The overriding sensation to be left with is that there’s a heightened density to Iceage this time round, a satisfying added weight to the songs in both the production and composition, which is reinforced by the brevity at both the level of individual tracks and as a recorded totality, blow after blow being levelled to the extent that it threatens exhaustion on end-to-end, and repeat listening (…but that’s kind of point).

This is a work of refined power, both recapturing and emboldening the essence of what justifiably brought Iceage to widespread consciousness first time around. 7.4/10

FOALS – Holy Fire


Forging ahead after the successful artistic shift that came under the banner of their Utah cult mantra-esque Total Life Forever, Oxford five-piece Foals have returned.

The most immediately identifiable development, and perhaps the most interesting for the options it creates, is that they’ve found out how to get to 11 on their amplifiers – and they know how to use it. First single ‘Inhaler’ possesses an outright monster of a riff, muscular and rip-roaring, which despite now lacking the element of surprise has exchanged the sensation of startlement for an anticipatory excitement that comes with the release it affords amidst the song’s claustrophobic breathless tone, and ‘Providence’ similarly pound and rages amidst the distortion as it reaches its moments of crescendo.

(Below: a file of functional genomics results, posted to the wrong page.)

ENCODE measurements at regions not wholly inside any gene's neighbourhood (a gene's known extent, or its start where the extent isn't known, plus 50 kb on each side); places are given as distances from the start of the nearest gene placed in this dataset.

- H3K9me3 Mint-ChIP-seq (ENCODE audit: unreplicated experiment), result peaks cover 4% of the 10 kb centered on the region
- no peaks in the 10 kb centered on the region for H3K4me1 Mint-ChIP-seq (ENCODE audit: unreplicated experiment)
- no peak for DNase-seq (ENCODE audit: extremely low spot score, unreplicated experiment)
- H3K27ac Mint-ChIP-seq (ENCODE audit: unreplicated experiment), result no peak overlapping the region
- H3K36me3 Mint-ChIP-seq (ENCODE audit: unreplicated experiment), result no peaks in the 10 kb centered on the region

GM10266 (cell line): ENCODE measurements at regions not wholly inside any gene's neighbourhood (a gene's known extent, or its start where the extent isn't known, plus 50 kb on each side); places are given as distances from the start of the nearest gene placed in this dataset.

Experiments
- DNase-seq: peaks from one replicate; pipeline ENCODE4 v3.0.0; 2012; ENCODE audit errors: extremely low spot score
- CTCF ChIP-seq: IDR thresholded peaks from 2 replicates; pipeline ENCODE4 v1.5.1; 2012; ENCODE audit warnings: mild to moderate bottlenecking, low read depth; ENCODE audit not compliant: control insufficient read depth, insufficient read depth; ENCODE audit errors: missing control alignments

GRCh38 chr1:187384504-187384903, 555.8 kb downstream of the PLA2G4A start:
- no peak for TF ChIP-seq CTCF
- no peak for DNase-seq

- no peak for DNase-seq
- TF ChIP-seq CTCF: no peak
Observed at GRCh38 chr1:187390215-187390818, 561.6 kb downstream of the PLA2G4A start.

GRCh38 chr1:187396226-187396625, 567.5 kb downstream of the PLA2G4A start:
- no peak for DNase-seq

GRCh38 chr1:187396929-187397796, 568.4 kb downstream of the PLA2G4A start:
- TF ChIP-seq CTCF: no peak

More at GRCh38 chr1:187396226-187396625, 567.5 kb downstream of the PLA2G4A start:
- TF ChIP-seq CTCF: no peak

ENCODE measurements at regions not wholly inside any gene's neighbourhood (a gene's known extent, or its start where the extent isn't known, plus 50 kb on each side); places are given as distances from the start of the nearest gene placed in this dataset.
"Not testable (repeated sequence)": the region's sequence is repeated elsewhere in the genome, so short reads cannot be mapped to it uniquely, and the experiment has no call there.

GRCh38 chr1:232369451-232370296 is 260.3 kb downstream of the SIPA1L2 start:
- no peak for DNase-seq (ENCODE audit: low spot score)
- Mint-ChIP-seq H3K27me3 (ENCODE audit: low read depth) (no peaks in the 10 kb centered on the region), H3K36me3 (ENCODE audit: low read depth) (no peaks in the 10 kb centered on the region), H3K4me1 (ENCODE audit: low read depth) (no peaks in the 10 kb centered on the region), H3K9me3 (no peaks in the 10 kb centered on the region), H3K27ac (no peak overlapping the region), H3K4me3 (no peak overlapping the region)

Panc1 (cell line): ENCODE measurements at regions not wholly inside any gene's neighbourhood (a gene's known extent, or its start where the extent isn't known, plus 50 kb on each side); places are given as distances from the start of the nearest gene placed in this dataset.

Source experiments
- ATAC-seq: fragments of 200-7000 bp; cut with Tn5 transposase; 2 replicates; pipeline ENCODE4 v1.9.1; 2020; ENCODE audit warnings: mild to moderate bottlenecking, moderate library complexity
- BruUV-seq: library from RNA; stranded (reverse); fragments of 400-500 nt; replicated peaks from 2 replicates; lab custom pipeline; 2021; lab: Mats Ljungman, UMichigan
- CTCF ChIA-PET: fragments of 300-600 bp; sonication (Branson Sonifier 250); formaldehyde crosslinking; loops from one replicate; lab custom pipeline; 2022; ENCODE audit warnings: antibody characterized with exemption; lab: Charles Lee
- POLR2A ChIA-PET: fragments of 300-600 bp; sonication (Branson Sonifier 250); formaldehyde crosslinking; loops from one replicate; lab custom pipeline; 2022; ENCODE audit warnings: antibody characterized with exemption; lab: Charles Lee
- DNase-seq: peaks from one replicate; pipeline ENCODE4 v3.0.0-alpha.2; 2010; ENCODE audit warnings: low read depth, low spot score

Alongside the extra toys in the box though, the group still make increasingly well-defined use of their now staple sonic stomping grounds: the precise fret-board mathematics with which they first caught our ears, the uber-infectious and festival-ready ‘My Number’; the atmospheric spaciousness previously wielded to such transcendent effect on ‘Spanish Sahara’ and ‘Olympic Airways’ which particularly dominates towards the album’s closure – reaching its most sublime on album highlight ‘Milk & Black Spiders’.

Crucially, with this increasing repertoire and refinement comes a sparer use of any individual aesthetic, facets of all the elements of their sound, old and new, instead rising and falling to prominence throughout an album that operates like a Galileo thermometer, fluctuations in mood and temperature instigating appropriate shifts in song-writing and production.